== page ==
Tucked away at the bottom of today's Galaxy S22 press release is the news that Samsung just seriously upped its Android update game. A passage in the small print on page three of the presser states:
Previously Samsung had only promised three generations of platform updates for its flagship handsets and four years of security patches.
This news is also significant when comparing the S22 series to Google's recently launched Pixel 6 range. Anyone purchasing a Galaxy S22 device in February 2022, barely four months after the Pixel 6 went on sale, will get a device that's potentially supported for longer than Google's phone. Google's support site lists "guaranteed" Android version updates for the Pixel 6 until October 2024, presumably to Android 15; four generations of Android updates for the Galaxy S22, launched on Android 12, would bring it up to Android 16.
In fact, as things stand, the Galaxy S21 FE, launched in January just two and a half months after the Pixel 6, would enjoy the same support as the S22, getting an extra guaranteed Android update compared to Google's current flagship.
It's another software win for Samsung at a time when the company is crushing it with the pace and frequency of its Android updates.
Todays' revelation is also big news for anyone with a Samsung flagship released in the past 12 months. Samsung's best Android phones of 2021, like the Galaxy S21, Galaxy Z Fold 3, and Z Flip 3, had previously only been guaranteed three years of platform updates and four years of security patches. Samsung's statement today would put these phones on equal footing with the Pixel 6, ensuring updates up to Android 15 in 2024 or 2025.
If you spotted some hedging in the paragraphs above, though, you wouldn't be wrong. Google's wording around Pixel support lifespans has always been very specific. The dates it gives on its support site are minimum levels of support — "guaranteed Android version updates until at least ..."
The company could easily change its mind between now and October 2024 and extend the Pixel 6's support lifespan to match or exceed Samsung's latest offering. While we haven't seen Google go far beyond these stated minimum levels of support for Pixel phones, such a move wouldn't be too surprising. Three years of platform updates for the Pixel 6 always seemed like a low-ball figure, especially considering the phone uses Google-designed silicon.
Regardless, the news of longer software lifespans for Samsung flagships proves that with enough effort — and, let's face it, money — it's possible for big-name Android phones to offer software longevity in the same ballpark as the iPhone.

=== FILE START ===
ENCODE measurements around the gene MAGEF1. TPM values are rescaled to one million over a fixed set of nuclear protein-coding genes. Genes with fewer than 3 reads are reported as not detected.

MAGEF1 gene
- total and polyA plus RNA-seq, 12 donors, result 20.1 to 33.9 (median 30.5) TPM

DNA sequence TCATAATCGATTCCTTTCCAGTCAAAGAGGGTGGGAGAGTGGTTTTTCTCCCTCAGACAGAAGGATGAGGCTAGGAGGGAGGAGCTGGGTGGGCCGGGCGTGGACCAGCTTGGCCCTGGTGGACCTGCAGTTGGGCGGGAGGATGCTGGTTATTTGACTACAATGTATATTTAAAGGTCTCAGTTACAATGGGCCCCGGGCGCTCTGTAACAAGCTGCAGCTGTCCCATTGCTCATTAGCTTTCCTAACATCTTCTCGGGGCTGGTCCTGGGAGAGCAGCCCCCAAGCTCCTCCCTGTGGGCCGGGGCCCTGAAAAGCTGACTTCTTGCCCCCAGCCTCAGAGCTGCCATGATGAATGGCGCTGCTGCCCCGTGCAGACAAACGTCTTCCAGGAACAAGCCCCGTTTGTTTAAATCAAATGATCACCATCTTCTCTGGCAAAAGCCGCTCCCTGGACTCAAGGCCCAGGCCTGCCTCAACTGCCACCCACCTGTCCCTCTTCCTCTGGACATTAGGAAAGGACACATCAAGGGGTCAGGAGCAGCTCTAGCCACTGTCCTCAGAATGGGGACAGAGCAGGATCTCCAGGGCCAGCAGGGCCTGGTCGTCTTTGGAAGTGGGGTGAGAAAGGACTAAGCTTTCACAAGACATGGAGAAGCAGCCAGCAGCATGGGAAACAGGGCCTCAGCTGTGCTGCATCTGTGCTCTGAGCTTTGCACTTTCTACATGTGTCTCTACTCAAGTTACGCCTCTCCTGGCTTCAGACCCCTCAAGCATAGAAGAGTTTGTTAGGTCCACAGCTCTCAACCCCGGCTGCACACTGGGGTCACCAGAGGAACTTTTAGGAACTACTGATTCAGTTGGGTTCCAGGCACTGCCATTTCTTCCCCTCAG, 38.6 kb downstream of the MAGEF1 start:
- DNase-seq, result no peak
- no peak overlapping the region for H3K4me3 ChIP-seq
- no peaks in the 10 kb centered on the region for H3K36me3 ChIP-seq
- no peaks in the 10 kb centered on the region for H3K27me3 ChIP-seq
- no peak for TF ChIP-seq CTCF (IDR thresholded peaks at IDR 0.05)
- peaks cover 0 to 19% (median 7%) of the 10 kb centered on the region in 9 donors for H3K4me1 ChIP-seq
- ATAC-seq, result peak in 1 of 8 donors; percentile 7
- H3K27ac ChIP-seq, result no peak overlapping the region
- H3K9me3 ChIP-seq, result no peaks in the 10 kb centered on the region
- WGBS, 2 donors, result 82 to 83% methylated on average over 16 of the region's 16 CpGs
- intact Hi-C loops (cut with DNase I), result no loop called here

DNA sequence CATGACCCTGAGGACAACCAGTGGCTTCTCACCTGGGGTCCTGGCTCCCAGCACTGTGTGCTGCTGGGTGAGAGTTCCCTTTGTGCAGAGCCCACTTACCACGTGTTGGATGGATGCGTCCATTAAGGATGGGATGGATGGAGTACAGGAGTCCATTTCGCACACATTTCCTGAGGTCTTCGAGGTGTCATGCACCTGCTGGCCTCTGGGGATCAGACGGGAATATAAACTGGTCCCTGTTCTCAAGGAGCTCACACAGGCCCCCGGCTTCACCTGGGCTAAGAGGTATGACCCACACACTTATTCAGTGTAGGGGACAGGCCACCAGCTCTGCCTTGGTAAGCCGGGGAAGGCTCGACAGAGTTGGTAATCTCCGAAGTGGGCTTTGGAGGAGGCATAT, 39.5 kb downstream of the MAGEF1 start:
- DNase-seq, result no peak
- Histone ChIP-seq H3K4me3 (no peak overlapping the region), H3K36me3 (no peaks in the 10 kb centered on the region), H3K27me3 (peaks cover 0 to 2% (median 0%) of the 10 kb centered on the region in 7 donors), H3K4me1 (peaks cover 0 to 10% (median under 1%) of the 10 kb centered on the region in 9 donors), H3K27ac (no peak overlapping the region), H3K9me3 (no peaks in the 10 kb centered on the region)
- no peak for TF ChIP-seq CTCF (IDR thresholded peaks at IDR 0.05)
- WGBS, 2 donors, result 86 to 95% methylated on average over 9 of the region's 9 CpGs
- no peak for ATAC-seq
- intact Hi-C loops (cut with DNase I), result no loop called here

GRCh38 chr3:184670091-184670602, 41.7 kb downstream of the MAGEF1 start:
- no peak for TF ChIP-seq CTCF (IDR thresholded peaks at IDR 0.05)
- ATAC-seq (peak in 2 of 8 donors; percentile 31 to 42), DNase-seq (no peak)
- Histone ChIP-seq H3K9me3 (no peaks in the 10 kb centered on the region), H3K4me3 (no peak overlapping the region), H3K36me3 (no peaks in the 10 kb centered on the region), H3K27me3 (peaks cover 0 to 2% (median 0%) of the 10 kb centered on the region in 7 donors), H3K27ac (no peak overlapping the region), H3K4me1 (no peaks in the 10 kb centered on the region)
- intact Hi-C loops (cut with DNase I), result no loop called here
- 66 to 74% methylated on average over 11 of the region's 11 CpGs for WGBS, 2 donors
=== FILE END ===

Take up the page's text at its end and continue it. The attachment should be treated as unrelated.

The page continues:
At the same time, Samsung puts to shame many of its Android rivals. Until recently, you were lucky if your new flagship got two major Android version updates. Motorola, one of the worst performers, only guarantees one platform update, even for high-end phones. (Lesser-known brands often stick to this bare minimum level of support set out in Google's contracts with Android device manufacturers.) OnePlus and Oppo, which both recently upped their game from two to three years of OS update for flagships, still fall short of the standard set by Samsung.
Samsung admittedly has an advantage over most in terms of the resources at its disposal. But ultimately, it's using the same Qualcomm processors as most other brands. And presumably, the board support packages — the basic nuts and bolts released by Qualcomm for a particular version of Android on a particular Snapdragon platform — will be available to whoever wants them. In other words, the work to bring Android 15 to Snapdragon 888 and Android 16 to Snapdragon 8 Gen 1 will already have been done, leaving few excuses for other Android brands.
It's great to see a major manufacturer like Samsung improving its support commitment not just for the new high-end Galaxy, but also last year's devices. We can hope other brands follow this example, particularly as customers continue to hold onto phones for longer than the standard two-year contract duration. Still, there remains plenty of work to bring this high level of software support to cheaper handsets, which generally lag far behind the flagships.
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Alex was with Android Central for over a decade, producing written and video content for the site, and served as global Executive Editor from 2016 to 2022.